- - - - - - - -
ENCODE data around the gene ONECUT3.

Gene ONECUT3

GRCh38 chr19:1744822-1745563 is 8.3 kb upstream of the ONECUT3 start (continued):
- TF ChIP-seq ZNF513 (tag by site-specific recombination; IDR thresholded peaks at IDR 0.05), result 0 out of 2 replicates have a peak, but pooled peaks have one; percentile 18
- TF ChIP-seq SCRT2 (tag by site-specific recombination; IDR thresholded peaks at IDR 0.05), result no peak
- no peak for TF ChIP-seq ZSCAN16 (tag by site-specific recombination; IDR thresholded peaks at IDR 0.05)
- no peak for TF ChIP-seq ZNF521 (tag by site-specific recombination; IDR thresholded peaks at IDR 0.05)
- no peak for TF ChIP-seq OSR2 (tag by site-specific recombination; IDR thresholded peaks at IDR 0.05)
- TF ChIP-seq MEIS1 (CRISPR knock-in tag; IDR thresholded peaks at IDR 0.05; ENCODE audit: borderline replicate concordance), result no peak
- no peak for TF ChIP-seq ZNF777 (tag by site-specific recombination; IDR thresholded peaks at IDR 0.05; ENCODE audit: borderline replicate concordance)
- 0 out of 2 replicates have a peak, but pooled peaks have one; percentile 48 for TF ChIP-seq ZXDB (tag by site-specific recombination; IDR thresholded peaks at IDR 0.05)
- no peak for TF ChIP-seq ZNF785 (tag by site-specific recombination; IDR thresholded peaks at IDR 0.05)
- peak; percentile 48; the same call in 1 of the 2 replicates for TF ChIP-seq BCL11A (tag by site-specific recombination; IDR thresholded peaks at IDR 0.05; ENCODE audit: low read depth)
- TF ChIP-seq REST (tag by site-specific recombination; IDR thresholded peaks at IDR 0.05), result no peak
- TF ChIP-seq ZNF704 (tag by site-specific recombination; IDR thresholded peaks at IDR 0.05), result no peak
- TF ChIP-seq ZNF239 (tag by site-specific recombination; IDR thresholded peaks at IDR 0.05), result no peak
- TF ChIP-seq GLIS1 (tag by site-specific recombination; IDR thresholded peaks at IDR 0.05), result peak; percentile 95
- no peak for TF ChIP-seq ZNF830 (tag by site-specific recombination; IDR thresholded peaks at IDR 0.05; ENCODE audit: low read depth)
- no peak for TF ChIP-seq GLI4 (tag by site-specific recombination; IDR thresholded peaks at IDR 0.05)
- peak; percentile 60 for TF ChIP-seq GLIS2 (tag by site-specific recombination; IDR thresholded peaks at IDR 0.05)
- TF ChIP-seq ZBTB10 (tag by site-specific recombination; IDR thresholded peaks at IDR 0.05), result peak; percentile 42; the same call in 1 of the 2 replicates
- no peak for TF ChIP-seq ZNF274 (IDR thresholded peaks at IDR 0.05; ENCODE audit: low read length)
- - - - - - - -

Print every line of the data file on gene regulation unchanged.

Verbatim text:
ENCODE data around the gene ONECUT3.

Gene ONECUT3

GRCh38 chr19:1744822-1745563 is 8.3 kb upstream of the ONECUT3 start (continued):
- TF ChIP-seq ZNF513 (tag by site-specific recombination; IDR thresholded peaks at IDR 0.05), result 0 out of 2 replicates have a peak, but pooled peaks have one; percentile 18
- TF ChIP-seq SCRT2 (tag by site-specific recombination; IDR thresholded peaks at IDR 0.05), result no peak
- no peak for TF ChIP-seq ZSCAN16 (tag by site-specific recombination; IDR thresholded peaks at IDR 0.05)
- no peak for TF ChIP-seq ZNF521 (tag by site-specific recombination; IDR thresholded peaks at IDR 0.05)
- no peak for TF ChIP-seq OSR2 (tag by site-specific recombination; IDR thresholded peaks at IDR 0.05)
- TF ChIP-seq MEIS1 (CRISPR knock-in tag; IDR thresholded peaks at IDR 0.05; ENCODE audit: borderline replicate concordance), result no peak
- no peak for TF ChIP-seq ZNF777 (tag by site-specific recombination; IDR thresholded peaks at IDR 0.05; ENCODE audit: borderline replicate concordance)
- 0 out of 2 replicates have a peak, but pooled peaks have one; percentile 48 for TF ChIP-seq ZXDB (tag by site-specific recombination; IDR thresholded peaks at IDR 0.05)
- no peak for TF ChIP-seq ZNF785 (tag by site-specific recombination; IDR thresholded peaks at IDR 0.05)
- peak; percentile 48; the same call in 1 of the 2 replicates for TF ChIP-seq BCL11A (tag by site-specific recombination; IDR thresholded peaks at IDR 0.05; ENCODE audit: low read depth)
- TF ChIP-seq REST (tag by site-specific recombination; IDR thresholded peaks at IDR 0.05), result no peak
- TF ChIP-seq ZNF704 (tag by site-specific recombination; IDR thresholded peaks at IDR 0.05), result no peak
- TF ChIP-seq ZNF239 (tag by site-specific recombination; IDR thresholded peaks at IDR 0.05), result no peak
- TF ChIP-seq GLIS1 (tag by site-specific recombination; IDR thresholded peaks at IDR 0.05), result peak; percentile 95
- no peak for TF ChIP-seq ZNF830 (tag by site-specific recombination; IDR thresholded peaks at IDR 0.05; ENCODE audit: low read depth)
- no peak for TF ChIP-seq GLI4 (tag by site-specific recombination; IDR thresholded peaks at IDR 0.05)
- peak; percentile 60 for TF ChIP-seq GLIS2 (tag by site-specific recombination; IDR thresholded peaks at IDR 0.05)
- TF ChIP-seq ZBTB10 (tag by site-specific recombination; IDR thresholded peaks at IDR 0.05), result peak; percentile 42; the same call in 1 of the 2 replicates
- no peak for TF ChIP-seq ZNF274 (IDR thresholded peaks at IDR 0.05; ENCODE audit: low read length)